First round win for Islamists in Egyptian constitutional referendum: The Church of England Newspaper, December 23, 2012 p 6. December 28, 2012Posted by geoconger in Church of England Newspaper, Episcopal Church in Jerusalem & the Middle East, Politics.
Tags: Egypt, Mohammad Mursi, Mouneer Anis, Muslim Brotherhood, Sharia Law
The Muslim Brotherhood has claimed victory in the first round of voting to introduce a Sharia Law-based constitution for Egypt. Unofficial returns after Saturday’s vote released by President Mohammed Mursi’s Freedom and Justice Party (FJP) show 56.6 per cent of ballots cast were in favour of the new constitution, while 43.5 per cent were opposed.
However, the Egyptian Coalition for Monitoring Elections said in a statement after the polls closed on Saturday there were “cases of voter intimidation, delaying the voting process, and early closure of some voting centers with no clear reasons,” while the Egyptian Independent newspaper reported that in some polling places Coptic Christians were not allowed to vote.
In a pastoral letter released on the eve of the vote, the Bishop of Egypt, Dr. Mouneer Anis warned the political battle between Islamists and moderates may push Egypt into civil war.
“I cannot tell you how much I am heavy-hearted because of what is going on in my beloved country Egypt,” Dr. Anis said, as “many Egyptians were expecting that after the 25 January Revolution in 2011 there would be no exclusion for any citizen or groups because of their political or religious stance. Sadly, we are still groaning for this equality.”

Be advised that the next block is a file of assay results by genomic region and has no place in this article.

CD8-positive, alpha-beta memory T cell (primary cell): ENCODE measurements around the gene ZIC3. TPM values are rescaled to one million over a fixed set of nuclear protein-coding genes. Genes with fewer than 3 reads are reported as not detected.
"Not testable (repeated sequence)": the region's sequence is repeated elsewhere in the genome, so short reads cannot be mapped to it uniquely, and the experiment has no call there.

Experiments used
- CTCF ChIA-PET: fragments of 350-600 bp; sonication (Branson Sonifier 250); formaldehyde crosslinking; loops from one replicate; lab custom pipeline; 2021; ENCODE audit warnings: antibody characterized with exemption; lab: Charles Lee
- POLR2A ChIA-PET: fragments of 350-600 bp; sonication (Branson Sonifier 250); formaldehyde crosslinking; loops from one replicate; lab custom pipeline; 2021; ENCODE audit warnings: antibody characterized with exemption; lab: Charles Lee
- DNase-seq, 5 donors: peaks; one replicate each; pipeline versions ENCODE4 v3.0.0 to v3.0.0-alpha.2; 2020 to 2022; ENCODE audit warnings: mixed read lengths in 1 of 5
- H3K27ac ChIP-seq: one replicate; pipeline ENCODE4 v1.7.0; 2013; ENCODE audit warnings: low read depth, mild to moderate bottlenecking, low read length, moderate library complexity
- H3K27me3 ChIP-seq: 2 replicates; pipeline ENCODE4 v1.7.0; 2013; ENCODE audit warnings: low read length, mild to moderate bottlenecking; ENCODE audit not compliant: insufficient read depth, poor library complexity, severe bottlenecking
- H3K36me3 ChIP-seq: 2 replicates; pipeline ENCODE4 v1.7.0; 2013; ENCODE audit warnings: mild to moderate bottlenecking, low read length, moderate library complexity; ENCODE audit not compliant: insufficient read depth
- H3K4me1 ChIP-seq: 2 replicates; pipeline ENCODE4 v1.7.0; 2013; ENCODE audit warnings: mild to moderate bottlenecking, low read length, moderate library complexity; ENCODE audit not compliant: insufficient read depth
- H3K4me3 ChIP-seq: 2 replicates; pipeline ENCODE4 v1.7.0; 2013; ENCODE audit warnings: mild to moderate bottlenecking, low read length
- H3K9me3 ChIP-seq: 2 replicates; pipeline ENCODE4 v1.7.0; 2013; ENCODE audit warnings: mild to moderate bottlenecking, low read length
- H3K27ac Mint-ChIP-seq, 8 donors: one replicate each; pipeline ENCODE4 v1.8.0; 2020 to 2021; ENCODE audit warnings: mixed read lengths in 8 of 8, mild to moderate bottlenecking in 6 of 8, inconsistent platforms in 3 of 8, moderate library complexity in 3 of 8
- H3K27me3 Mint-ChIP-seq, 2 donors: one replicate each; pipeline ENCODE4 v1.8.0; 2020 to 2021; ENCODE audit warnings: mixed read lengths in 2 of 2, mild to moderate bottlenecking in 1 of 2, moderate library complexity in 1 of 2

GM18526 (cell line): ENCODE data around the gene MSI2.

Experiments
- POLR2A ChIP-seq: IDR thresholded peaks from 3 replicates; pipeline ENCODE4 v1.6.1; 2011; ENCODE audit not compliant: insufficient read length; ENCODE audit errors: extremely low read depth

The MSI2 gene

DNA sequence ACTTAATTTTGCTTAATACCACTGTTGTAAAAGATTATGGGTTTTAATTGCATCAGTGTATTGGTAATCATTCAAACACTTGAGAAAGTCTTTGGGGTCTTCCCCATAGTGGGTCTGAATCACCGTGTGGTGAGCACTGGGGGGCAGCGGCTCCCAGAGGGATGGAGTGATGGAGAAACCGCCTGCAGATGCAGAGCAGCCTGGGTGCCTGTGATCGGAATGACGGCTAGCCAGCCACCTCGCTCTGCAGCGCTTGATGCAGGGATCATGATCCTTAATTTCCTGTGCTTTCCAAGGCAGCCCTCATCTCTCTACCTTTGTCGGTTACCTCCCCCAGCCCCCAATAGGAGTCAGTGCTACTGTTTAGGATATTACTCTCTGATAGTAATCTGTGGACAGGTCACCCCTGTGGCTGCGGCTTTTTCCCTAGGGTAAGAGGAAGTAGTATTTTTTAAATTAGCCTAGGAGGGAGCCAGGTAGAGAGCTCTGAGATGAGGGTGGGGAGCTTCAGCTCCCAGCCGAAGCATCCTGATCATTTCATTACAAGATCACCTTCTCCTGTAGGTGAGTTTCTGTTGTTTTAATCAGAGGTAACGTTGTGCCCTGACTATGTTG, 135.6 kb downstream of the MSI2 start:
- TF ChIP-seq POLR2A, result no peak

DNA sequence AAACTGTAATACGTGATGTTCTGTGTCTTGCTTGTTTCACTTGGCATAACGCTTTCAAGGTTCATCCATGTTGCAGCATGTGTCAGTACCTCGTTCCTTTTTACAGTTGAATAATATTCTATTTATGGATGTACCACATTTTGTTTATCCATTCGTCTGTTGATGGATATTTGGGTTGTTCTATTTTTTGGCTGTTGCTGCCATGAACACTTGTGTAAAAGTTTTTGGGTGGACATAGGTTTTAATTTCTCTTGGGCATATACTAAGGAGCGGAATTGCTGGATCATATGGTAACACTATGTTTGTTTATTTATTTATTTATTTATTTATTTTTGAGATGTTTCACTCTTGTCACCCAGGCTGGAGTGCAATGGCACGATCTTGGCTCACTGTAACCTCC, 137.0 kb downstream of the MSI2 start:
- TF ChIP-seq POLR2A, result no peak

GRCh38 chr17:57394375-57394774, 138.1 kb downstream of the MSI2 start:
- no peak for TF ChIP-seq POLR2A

The new constitution posed significant problems for Christians, women and moderate Muslims, the bishop said as the constitution would empower religious vigilante groups to impose their views on society. “We have already seen some groups such as ‘The Authority for the Promotion of Virtue and Prevention of Vice’ who, in the name of Islam, punish others without resorting to the legal authorities,” the bishop wrote, noting the language of the new constitution would give their actions the force of law.
“Another example would be how Article 2 mentions that ‘the principles of the Islamic sharia is the source of all legislation’ while Article 219 defines ‘the principle of the Islamic sharia’ in a vague way which can be interpreted in a variety of ways depending on the different Islamic sects,” the bishop wrote.
This breakdown of public trust in the government over the constitutional reform process had led to street fighting between the Muslim Brotherhood and pro-democracy activists. “The two demonstrating groups became violent and more than 450 people were injured and 8 people were killed. The demonstrations continue now and the fear is that another wave of violence and bloodshed may happen tomorrow.”
The bishop said that those who opposed the new constitution believed it should be a document that fosters national unity, not the sectarian interests of one political-religious party. The document was “dividing the society into Islamists and non-Islamists (moderate Muslims and Christians),” the bishop warned.
Ten provinces, including Cairo and Alexandria voted on 15 December and 17 rural provinces are scheduled to vote on 22 December. “It is heart-breaking to see Egyptians against Egyptians,” Dr. Anis said. “We don’t want to see Egypt in a civil war.”
First published in The Church of England Newspaper.